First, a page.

Ira Gershwin – The Floating Soul

December 6, 2016

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In the summer of 1919, Ira Gershwin – whose 120th birthday we celebrate today – was two years away from his first true Broadway success. This came with his lyrics, to the music of composers Vincent Youmans and Paul Lannin, for Two Little Girls in Blue, a musical which ran for 135 performances at the George M. Cohen Theatre before touring Baltimore and Philadelphia.

At age of 22, however, he was – in his own words – “pretty much of a floating soul.” As George Gershwin made his way up the ladder of musical success – from rehearsal pianist for Broadway shows and as an accompanist for singers such as Louise Dresser and Nora Bayes, to signing the contract for his first Broadway show La-La-Lucille! in March 1919 – Ira drifted.

He attended classes at the City of College of New York (finally dropping out, he said, because “calculus was in the offing”), worked as a clerk at B. Altman’s department store, handed out towels at one of his family’s many business concerns, the St. Nicholas Baths on Lenox Avenue and 111th Street, wrote reviews of vaudeville shows, and received the precious sum of $1 for “The Shrine,” a satirical sketch published in H. L. Mencken and George Jean Nathan’s fashionable Smart Set magazine.

He also tried his hand at lyrics, and in his diary for May 26, 1918, he writes about “The Real American Folk Song (Is a Rag),” which Nora Bayes would introduce to the public a few months later:

“I started on the chorus. I wrote one. Discarded it. Wrote another. Started a third. Waste-basketed all. Finally after several sporadic starts came to some agreement with myself somewhat …. Not good, not bad. Passable with a good rag refrain.”

But after Bayes dropped the song from the show she was bringing to New York, Ira wasn’t convinced that lyric writing was for him. On July 2, 1919, the popular entertainment newspaper the New York Clipper ran a small item on page 17 stating that one “Ezra Gershwin” had “left last week for Pittsburgh, where he will become treasurer of the Maurice B. Lagg Circus, now showing in that vicinity.” (“Maurice B. Lagg” was the pseudonym of Maurice Lagowitz, a Gershwin cousin.)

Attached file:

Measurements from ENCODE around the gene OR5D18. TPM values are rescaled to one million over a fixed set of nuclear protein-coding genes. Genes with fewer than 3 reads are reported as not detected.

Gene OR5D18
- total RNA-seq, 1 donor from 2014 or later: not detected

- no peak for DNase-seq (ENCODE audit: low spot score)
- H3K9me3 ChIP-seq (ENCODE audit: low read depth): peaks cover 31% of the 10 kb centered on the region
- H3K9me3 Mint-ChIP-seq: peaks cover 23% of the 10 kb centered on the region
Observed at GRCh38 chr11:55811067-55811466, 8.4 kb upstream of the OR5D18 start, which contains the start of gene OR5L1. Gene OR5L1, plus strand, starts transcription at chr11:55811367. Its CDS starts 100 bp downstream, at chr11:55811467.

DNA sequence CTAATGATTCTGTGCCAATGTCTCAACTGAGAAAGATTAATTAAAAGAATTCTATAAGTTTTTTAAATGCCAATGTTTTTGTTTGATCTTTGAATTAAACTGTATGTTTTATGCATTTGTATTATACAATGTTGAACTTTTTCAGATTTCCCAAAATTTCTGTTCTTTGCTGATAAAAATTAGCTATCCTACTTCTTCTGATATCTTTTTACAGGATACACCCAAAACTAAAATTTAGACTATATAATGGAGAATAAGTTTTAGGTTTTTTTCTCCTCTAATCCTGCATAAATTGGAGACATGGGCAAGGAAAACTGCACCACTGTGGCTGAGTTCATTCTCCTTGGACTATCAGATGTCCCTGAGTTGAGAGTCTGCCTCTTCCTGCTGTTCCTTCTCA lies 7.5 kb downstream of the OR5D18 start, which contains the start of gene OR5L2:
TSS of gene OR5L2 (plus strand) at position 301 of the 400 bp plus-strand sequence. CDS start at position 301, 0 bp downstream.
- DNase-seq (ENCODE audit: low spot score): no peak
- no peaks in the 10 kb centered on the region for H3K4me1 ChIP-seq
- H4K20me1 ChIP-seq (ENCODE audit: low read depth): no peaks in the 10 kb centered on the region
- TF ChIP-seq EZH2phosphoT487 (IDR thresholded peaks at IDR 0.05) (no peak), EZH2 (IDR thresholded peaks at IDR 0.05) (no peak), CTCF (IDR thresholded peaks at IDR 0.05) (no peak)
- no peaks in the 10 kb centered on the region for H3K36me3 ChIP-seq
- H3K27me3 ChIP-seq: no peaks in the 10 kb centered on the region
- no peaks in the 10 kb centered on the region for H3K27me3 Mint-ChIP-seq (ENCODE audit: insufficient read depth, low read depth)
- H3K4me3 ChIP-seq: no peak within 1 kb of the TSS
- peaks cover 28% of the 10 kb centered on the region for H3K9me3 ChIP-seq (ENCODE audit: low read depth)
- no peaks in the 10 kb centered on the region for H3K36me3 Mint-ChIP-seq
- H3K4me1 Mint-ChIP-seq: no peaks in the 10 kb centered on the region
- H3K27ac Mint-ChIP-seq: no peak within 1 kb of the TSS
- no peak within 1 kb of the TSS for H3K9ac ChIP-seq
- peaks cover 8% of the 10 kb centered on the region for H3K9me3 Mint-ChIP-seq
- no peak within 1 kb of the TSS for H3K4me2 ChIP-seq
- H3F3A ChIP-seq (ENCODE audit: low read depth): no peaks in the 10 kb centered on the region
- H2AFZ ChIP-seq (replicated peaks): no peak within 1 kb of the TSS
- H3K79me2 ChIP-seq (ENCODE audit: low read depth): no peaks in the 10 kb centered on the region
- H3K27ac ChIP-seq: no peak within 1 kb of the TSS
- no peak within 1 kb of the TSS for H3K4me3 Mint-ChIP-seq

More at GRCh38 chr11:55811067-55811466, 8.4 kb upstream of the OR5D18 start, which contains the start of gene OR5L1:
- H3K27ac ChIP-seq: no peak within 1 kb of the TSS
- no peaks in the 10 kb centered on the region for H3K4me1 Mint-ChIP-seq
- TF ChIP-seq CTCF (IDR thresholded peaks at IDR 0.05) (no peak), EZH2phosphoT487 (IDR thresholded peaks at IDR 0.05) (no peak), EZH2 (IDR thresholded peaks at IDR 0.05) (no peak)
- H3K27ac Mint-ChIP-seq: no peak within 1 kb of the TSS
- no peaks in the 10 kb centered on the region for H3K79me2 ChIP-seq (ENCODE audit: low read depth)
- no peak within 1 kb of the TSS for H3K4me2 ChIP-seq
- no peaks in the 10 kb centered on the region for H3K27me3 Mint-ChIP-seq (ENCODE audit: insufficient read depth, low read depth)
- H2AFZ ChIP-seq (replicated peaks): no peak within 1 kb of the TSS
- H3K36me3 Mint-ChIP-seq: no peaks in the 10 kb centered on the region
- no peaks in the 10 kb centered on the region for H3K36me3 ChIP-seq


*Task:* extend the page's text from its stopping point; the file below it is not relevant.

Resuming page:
Four days later, Ira wrote a letter to his friend Max Abramson – a cousin of the Paley family which had already become an integral part of the Gershwin story – that described life on the road with a traveling circus during the early days of Prohibition.

“Here it is Sunday, and the three movie palaces are closed as tightly as Frank Tinney’s purse is reputed to be. [Tinney was a popular comedian of the period.] Talk of a feller needing a friend! Of course all the girls in the ’49 show are just dying to fall into my arms, but Hell! as sec-treas of this outfit the bosses told me they expect a certain dignity of bearing, an external contempt for the charming vices of the Sirens, so demmit, the gals’ll just have to swear and bear it. And there ARE GALS.”

“Oh, how I miss you, dear old town of mine,” he added. When the circus closed at the end of the summer, Ira returned to New York to reconsider his decision to abandon lyric writing. Within months the combination of George and Ira Gershwin – the latter under the pseudonym Arthur Francis – published their first song together, “Waiting for the Sun to Come Out.”

Ira’s career was about to really get underway.

— Michael Owen